“The size of segments is important. When you have your data in and you are working out what segments exist you should avoid creating one very big one and ten very small ones, for instance. This wouldn’t be very helpful. It is useful to have your segments or roughly comparable size because if you end up with many very small ones it will make planning very difficult, whilst if there is one very dominant one then the others run the risk of being overlooked.” Julian Berry, managing director of Berry Consulting and director of The Customer Partnership. 
 
Mistake #5: basing segmentation on market research not reality
“Some companies employ a market research company to provide data on a sample of people – 20,000 people or so – do segmentation on this data and then think “right, for our market we have these six different groups.” However, because they have built it on this particular set of data they then find it very difficult to attribute it onto the wider population. I remember working for a precursor to one of the big mobile phone companies that had just this problem – it designed products around segments based on market research but then couldn’t decide what sort of real people to offer them to.” Julian Berry, managing director of Berry Consulting and director of The Customer Partnership. 
 
Mistake #6: failing to get to grips with needs-based segmentation
“There are different approaches to segmentation, and needs-based segmentation is one that is prone to the risk of not being able to assign each customer sufficiently accurately. This is normally because the needs-based segments have probably been created using survey data to identify customers’ needs, so the data that has been sued to identify the segments is probably not the same data that is available in the customer database in order to assign them to their segments. This is the place where the wheels can come off the wagon!” Barry Leventhal, director of advanced analytics for Teradata (UK).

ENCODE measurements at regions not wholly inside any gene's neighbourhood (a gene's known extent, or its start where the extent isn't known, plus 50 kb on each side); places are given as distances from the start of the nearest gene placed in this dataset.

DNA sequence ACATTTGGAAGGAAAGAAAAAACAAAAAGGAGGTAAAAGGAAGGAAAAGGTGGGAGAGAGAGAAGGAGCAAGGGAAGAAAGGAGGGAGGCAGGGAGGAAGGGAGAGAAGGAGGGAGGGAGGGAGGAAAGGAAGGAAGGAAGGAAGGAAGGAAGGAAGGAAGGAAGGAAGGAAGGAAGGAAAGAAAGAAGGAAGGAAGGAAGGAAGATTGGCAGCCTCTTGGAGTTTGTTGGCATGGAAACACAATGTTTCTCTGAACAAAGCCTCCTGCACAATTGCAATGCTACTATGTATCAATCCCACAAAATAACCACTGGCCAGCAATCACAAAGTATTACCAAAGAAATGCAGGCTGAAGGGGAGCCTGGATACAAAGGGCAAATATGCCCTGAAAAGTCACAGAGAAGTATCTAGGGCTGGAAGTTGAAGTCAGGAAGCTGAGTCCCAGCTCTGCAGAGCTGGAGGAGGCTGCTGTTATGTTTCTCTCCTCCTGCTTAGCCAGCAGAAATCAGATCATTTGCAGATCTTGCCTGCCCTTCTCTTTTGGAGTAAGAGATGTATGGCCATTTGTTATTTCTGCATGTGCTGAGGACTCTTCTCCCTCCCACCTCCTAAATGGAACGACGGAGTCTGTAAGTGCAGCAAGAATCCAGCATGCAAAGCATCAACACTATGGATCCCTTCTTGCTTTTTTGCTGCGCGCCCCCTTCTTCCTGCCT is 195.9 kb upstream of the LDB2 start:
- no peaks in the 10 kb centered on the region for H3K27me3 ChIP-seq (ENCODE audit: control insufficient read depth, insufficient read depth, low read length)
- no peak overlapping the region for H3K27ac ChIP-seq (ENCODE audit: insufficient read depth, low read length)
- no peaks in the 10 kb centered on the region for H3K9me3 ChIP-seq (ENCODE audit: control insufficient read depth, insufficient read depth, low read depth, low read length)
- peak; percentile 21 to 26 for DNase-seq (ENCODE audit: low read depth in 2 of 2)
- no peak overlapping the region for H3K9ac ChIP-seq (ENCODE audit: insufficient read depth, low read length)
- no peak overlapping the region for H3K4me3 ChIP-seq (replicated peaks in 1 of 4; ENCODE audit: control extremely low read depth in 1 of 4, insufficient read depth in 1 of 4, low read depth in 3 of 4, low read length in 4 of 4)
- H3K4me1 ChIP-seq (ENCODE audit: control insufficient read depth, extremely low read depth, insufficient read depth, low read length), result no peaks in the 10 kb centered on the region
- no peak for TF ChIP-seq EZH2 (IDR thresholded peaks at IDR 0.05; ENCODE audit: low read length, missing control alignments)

Mistake #7: not having a plan for the segmented data
“The first place it can go wrong is when firms fail to sufficiently think through the kind of segmentation the business needs and how it intends to use the segmentation. Therefore, even though they may have done a good job in identifying groups, they are not well placed to be able to assign each customer to a segment in the database, which is ultimately what a company would want to do in order to manage the different customer segments and treat them differently.” Barry Leventhal, director of advanced analytics for Teradata (UK).